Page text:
If science can’t provide the answers, on what will we build our worldviews?

Gerald R. Baron
14 min readDec 31, 2022
The vacuum of answers that science fails to provide leads to a nova. Could this become supernova with a collapse into a blackhole of beliefs in our future?

The truth is science today cannot provide the answers we crave for what is real and what is true. But it is also true that many today continue to believe that it does. That has real consequences for worldviews and therefore how we think and act.

Science as the new authority

Since the late 17th century our culture has turned to science to answer the pressing questions of what is real and what is true. The remarkable success of the method developed to understand our world enabled science to triumph over religion in providing the answers. Famous scientists and philosophers assumed the role of popes and preachers as the most credible authorities on the questions of what is real.

Science has indeed provided us with immense knowledge and remarkable benefits. We live safer, healthier, and more comfortable lives than ever. Because of that, we still believe science is the ultimate source of answers to the big questions like: what is nature of the universe that we live in, where did it come from, what is it made of, how does it work? All these lead to the questions of who we are, what our purpose might be and what happens to us when we die.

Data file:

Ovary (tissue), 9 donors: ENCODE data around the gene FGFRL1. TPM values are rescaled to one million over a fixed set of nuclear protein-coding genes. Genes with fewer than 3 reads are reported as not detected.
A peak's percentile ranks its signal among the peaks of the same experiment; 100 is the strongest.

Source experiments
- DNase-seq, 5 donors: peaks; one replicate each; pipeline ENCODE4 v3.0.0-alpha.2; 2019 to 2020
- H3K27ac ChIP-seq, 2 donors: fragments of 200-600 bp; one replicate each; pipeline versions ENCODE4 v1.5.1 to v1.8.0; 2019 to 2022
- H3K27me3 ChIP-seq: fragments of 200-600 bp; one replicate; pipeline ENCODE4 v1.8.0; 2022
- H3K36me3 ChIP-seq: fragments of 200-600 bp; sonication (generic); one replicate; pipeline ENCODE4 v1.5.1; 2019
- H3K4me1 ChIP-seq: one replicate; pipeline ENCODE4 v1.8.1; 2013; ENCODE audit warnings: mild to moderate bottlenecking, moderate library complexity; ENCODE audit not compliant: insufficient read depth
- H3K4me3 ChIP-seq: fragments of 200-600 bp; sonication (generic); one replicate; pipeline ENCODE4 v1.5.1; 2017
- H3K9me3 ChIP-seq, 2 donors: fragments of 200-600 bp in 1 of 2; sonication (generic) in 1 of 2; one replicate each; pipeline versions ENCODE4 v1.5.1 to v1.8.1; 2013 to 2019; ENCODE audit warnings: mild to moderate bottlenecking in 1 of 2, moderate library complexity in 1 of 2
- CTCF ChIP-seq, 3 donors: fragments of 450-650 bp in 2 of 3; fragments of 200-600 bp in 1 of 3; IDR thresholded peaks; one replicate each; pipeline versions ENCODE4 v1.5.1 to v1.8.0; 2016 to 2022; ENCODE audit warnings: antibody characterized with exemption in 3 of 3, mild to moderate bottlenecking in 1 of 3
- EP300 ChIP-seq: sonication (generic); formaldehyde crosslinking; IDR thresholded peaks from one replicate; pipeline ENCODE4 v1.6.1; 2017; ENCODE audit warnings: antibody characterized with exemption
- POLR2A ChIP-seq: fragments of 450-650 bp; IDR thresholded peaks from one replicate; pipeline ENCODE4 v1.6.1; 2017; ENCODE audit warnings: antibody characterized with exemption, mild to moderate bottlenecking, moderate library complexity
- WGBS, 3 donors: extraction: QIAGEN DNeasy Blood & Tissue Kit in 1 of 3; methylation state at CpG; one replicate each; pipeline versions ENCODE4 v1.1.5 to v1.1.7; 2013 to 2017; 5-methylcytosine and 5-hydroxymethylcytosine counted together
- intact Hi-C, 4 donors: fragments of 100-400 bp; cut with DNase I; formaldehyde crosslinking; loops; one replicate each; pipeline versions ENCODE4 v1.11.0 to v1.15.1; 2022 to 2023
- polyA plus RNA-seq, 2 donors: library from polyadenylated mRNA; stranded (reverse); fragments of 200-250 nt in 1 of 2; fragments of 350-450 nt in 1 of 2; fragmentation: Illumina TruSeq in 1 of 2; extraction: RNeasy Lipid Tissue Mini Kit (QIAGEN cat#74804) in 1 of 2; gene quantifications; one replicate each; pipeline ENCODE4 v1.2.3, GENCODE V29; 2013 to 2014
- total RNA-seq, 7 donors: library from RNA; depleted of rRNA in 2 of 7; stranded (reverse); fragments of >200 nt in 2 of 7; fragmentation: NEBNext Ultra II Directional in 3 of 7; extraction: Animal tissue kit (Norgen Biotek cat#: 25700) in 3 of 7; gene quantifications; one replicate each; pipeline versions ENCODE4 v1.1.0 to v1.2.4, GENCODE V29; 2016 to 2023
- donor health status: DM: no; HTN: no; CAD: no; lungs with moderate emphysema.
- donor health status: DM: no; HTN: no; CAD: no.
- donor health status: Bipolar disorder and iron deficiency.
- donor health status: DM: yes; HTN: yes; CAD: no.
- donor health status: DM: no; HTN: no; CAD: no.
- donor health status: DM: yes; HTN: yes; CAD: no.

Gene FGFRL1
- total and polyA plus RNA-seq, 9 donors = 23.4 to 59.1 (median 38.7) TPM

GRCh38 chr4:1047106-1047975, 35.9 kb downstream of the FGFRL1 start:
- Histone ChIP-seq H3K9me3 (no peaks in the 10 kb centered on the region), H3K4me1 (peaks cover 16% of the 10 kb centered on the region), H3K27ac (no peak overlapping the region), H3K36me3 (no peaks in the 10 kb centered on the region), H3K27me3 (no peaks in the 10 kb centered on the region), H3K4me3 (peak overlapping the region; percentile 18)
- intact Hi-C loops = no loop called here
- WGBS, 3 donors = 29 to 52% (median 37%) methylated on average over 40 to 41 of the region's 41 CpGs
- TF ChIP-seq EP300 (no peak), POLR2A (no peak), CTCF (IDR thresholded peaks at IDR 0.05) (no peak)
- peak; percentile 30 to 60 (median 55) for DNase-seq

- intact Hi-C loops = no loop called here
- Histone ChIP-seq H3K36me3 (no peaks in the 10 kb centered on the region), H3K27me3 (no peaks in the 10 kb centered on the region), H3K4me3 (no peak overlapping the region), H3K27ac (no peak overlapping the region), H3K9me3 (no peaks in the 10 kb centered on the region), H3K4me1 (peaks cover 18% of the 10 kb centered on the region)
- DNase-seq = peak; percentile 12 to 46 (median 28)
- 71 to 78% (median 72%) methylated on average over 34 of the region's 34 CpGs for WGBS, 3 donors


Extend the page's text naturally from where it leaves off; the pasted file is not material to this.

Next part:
This post was motivated by a few recent articles published on Medium and Quanta Magazine. A quick review reveals the empty promise of science today:

We really don’t know how it works at the most basic level

The Quanta article called it a crisis. Scientists are rethinking the most basic understanding of how the universe is structured:

“‘We are confronted with the need to reconsider the guiding principles that have been used for decades to address the most fundamental questions about the physical world,’ Gian Giudice, head of the theory division at CERN, the lab that houses the LHC, wrote in 2017.”

Note this is from one of the top scientists at CERN, operators of the Large Hadron Collider (LHC), famous for showing that the Higgs boson was actual and real.

What was the crisis that precipitated this remarkable response? The failure of the LHC to reveal the fundamental particles everyone expected to find, and which…



Gerald R. Baron

Dawdling at the intersection of faith, science, philosophy and theology.